feature image via RADiUS-TWC
I don’t understand why Bachelorette isn’t a more popular movie. It’s one of the few movies that tackles female friendships in the most honest and brutal way possible. But even better, it showcases some of the most horrible, selfish, mean women ever to grace the silver screen. So obviously this makes it one of my favorite movies of all time. Seriously, I don’t even want to say how many times I’ve streamed Bachelorette on Netflix on any given week. This is the post-Mean Girls movie that I’ve been waiting for, and if you’ve been wondering what happens to the “Plastics” in their late twenties, this is the flick for you.
How do I even start to unravel the wonderfulness that is Bachelorette? The movie starts off with three high school best friends who are horrified when their other clique member becomes engaged and asks them to be her bridesmaids. There’s queen bee Regan (Kirsten Dunst), pretty airhead Katie (Isla Fisher) and reckless stoner Gena (Lizzy Caplan). Their horror pretty much comes from the fact that they can’t believe the fourth member of their clique, Becky (kick ass Rebel Wilson), the girl they use to call “Pigface” is getting married before them. That’s it. Becky is down to earth, and sweet and, as we find out throughout the film, truly cares about her friends and is the only character with any kind of dignity. But she’s fat so obviously her best frenemies are bitter and all of them coming together for her wedding exacerbate their insecurities which leads to binge drinking and a few dashes of cocaine here and there. What starts off as a fun drunken night with old friends (long after the official bachelorette party abruptly ends) results in a ripped wedding gown and Katie, Regan and Gena trying to fix it before the wedding takes place the very next day.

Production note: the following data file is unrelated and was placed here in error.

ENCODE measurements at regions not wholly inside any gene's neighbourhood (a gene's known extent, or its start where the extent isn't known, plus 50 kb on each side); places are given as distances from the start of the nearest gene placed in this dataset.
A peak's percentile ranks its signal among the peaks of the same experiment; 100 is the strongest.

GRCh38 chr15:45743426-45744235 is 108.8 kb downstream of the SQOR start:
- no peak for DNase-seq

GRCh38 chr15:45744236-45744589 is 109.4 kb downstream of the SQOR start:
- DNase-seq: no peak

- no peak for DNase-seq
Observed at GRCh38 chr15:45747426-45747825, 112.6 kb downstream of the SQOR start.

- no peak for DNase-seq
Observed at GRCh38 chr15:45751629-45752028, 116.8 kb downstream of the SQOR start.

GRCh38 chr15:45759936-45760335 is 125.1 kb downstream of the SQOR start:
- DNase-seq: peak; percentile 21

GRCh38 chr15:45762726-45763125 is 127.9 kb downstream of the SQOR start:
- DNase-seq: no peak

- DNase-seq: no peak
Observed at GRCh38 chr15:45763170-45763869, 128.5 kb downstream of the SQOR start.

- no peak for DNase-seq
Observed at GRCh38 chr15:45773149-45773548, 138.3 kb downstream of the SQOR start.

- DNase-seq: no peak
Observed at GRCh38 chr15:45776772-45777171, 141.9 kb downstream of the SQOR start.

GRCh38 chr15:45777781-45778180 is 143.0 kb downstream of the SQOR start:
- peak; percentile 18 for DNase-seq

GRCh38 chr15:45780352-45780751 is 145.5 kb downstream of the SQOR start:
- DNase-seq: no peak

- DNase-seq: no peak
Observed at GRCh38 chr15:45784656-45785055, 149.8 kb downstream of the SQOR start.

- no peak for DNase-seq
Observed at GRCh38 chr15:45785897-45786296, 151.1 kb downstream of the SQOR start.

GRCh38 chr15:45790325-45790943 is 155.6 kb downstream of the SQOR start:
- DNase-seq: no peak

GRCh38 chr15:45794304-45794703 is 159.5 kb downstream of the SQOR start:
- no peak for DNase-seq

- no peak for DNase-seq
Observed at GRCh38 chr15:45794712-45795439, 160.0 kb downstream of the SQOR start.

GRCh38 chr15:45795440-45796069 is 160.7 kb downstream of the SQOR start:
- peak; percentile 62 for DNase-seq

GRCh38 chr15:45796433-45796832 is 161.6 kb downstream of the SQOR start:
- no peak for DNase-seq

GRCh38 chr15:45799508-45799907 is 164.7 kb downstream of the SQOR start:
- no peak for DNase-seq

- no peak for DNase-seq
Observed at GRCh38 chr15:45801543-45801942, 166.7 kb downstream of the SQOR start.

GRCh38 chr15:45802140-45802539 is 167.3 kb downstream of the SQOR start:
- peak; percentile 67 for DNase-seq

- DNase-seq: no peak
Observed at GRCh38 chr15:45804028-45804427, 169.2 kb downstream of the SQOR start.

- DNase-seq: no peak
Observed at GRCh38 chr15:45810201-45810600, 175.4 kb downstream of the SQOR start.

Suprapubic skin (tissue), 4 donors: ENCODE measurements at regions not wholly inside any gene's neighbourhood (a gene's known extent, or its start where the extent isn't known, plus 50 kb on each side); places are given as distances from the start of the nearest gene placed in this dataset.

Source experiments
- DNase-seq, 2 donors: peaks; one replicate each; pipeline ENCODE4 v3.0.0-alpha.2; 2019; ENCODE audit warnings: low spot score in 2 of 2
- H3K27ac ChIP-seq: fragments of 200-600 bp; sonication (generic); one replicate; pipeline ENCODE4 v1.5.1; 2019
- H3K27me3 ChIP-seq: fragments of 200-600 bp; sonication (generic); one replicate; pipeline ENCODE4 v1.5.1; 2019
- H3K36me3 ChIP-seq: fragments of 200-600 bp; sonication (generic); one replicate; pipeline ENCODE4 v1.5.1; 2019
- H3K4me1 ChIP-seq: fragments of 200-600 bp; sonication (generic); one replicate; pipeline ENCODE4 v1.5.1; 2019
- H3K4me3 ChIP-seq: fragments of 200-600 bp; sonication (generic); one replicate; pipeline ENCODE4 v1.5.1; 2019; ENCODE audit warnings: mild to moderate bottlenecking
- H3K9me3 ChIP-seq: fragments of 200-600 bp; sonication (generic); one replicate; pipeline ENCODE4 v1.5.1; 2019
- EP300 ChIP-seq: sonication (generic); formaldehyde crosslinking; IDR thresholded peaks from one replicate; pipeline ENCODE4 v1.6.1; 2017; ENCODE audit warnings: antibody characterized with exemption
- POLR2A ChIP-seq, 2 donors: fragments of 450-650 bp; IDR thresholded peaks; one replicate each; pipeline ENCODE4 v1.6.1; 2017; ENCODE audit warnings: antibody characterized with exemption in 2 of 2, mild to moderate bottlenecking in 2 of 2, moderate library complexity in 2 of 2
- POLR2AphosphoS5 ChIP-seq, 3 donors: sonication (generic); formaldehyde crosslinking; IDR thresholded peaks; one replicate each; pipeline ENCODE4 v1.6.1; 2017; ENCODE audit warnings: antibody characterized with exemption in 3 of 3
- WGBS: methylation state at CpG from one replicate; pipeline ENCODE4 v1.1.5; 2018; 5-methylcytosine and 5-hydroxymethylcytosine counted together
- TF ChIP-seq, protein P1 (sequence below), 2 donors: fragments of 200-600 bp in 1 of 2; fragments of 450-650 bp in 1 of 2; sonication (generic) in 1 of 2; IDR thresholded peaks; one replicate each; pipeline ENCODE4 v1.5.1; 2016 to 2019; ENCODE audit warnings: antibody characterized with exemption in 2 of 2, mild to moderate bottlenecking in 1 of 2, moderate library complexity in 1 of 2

These three women take the term “frenemies” to a level I have never experienced on screen. They show complete disdain towards the success of their friend’s on coming nuptials and spend most of the early part of the night bitter and making fun of her. They are selfish, cruel, and thoughtless towards, not just Becky, but pretty much everyone else at the wedding reception.
But somehow, the rest of the movie is the three of them going to extreme lengths to give Becky the wedding of her dreams. Even through all their cruel jokes and hurtful jabs, there is a strong bond with these four women that transcends all that bullshit and reveals an affection that is as strong and important as it was when they were teenagers. But why? As much as they may act like reckless teens, high school is over and it’s hard to imagine that any of these women would be friends as adults. So why an entire movie about these women coming together to help, not just each other, but their old BFF?
Robin Hitchcock explains this strange dynamic perfectly in her post, “Bachelorette Proves Bad People Can Make Great Characters”, for the site Bitch Flicks: “It may be hard to imagine how these characters became friends in the first place, but who didn’t build some unlikely friendships through the happenstance of high school classroom seating charts and locker assignments? And despite all their nasty behavior, it’s not hard to understand why they are still friends after all these years: Bachelorette masterfully illustrates the bond we feel with the people we’ve known the longest, even if they aren’t the closest people in our present lives.”
I totally agree with Hitchcock. All that dumb business of friendship bracelets and matching scrunchies is rooted in something stronger than any multi-colored hemp thread and much longer lasting. While we might outgrow our high school friends, we will never outgrow that amazing feeling of having someone who will totally have your back.
I don’t want to give any spoilers (go see it right MEOW!) the end of the movie remains unclear as to whether Katie, Regan and Gena grow or learn anything from their late night hot mess adventure, but there’s no doubt that their strange friendship was as strong as it was when they were teens. From what I read most reviewers couldn’t get into the film because of the unlikeable characters. But the uncomfortable level of unlike-ability factor is one of the things I love most about the film (second is Lizzy Caplan, duh). If likeability is so important why was HOUSE such a popular TV show? It certainly wasn’t because he was likeable, but he was still beloved and that’s how I feel about Regan, Gena and Katie. You don’t have to relate to their bad choices to understand the bizarre nature of female friendships. Screw The Hangover; Bachelorette is where it’s at.